- Putting the Palestinian house in order. Virtually unanimously Palestinians recognise the political system bequeathed by Arafat needs to be fundamentally transformed if it is to survive his death. Institution-building, genuine power-sharing, and the rule of law must also be given priority. Abbas gets high marks for managing an orderly transition and integrating Hamas into the political system, but so far the leadership has been unable to stem growing disarray within Fatah and associated rivalries within the PA.

The legislative elections, scheduled for 17 July 2005, form the lynchpin of this entire process. While Abbas is personally committed to that date, he faces increasing pressure from within Fatah, Arab states, and the international community for delay in order to stem the Islamists' electoral momentum and use the time to produce more visible progress. But delay would tarnish Abbas's reputation as a man of his word, while Hamas has warned that this could lead it to revisit its commitments. Abbas should not be pressured -- particularly by Washington -- to postpone the elections unilaterally or renege on the understandings he has forged with Hamas.

- Delivering on Israel's commitments. On the basis of parallel understandings reached with Israel at the 8 February 2005 Sharm al-Shaikh Summit, and separately with Palestinian political organisations in Gaza and Cairo, Abbas achieved a relative halt to the grinding confrontation with Israel and commitments for an end to the Israeli siege of Palestinian population centres. Glacial implementation, however, endangers these understandings. That Israel has withdrawn from only two cities, released few prisoners, and maintains most checkpoints undercuts Abbas's claim that engagement can achieve more than confrontation. For its part, Israel claims the PA falls short on curbing militant groups. Bridging the gap in the parties' perceptions, monitoring their actions and pressing on performance requires a more active U.S. role than the envoy, General Ward, has been granted.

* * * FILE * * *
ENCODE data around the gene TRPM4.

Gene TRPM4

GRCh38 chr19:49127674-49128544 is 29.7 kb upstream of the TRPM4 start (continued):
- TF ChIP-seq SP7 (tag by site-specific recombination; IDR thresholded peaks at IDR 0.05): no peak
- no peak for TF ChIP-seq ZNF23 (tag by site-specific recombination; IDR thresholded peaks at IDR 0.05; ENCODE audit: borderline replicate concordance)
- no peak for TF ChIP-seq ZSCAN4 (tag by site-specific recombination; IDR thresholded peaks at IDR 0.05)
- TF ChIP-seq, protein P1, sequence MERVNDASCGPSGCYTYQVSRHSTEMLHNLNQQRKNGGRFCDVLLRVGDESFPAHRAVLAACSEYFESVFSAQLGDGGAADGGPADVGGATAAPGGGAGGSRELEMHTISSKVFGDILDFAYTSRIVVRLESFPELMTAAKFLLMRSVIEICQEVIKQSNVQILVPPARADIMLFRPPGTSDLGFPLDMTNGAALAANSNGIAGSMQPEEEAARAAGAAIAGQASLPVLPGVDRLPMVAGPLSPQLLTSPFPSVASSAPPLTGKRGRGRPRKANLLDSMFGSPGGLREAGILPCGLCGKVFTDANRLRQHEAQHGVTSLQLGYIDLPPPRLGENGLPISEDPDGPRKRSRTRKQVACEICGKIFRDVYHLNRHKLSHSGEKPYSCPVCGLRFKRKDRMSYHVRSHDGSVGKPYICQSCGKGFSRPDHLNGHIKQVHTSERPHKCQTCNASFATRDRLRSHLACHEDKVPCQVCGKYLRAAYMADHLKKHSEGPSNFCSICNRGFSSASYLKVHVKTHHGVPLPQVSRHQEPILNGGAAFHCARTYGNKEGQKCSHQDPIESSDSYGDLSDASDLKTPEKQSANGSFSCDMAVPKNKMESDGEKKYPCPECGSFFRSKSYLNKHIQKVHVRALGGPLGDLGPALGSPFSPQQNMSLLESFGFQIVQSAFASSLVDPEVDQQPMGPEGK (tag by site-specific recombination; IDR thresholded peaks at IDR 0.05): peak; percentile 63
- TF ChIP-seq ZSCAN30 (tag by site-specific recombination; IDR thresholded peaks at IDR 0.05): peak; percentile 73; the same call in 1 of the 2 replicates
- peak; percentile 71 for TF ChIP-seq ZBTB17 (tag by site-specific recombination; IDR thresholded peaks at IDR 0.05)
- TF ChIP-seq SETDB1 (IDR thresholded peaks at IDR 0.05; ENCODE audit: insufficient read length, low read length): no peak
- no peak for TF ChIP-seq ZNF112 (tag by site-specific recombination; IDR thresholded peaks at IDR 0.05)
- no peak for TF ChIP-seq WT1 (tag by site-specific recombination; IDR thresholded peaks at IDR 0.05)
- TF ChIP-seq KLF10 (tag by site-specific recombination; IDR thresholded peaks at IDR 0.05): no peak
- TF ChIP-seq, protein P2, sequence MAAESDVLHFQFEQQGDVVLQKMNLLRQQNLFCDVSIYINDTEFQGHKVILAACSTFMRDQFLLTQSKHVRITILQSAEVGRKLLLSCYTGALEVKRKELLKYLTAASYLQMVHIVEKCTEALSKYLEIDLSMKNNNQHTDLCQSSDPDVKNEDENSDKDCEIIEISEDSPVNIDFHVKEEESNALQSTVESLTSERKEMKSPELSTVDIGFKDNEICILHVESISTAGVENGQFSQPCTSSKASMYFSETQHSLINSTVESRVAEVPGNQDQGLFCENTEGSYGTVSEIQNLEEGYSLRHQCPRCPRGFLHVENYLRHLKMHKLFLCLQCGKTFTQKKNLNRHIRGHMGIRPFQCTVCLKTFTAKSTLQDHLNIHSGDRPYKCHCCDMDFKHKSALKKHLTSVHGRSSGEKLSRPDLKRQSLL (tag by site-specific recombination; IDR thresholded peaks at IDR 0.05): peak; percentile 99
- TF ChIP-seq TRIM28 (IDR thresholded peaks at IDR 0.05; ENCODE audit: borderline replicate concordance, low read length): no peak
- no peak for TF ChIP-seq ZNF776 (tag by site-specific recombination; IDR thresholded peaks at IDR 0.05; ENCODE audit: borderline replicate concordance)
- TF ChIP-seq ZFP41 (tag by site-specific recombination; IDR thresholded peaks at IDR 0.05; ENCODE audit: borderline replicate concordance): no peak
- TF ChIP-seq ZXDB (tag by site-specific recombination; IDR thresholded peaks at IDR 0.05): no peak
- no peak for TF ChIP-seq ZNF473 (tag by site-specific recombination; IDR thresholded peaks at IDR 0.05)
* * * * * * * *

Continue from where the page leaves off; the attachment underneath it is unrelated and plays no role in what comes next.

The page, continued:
- Freezing settlements. As Israel's withdrawal from Gaza nears, Abbas looks for more than U.S. words to arrest continuing settlement construction in the West Bank, especially surrounding Jerusalem.

Abbas does not need to produce a comprehensive peace immediately but does need to demonstrate that Israel's disengagement amounts to permanent withdrawal, not tactical redeployment; that this will activate the Roadmap rather than replace it; and that the Roadmap will result in a peace settlement that meets minimum Palestinian demands within an acceptable timeframe, not a long-term interim agreement suited to Prime Minister Sharon's objectives. The signals from the White House will help Palestinians decide whether Abbas's agenda deserves continued support. Formal assurances and credible commitments to a process -- what it will achieve, and when -- are critical to bolster him.

Full report (pdf* format - 423 KB)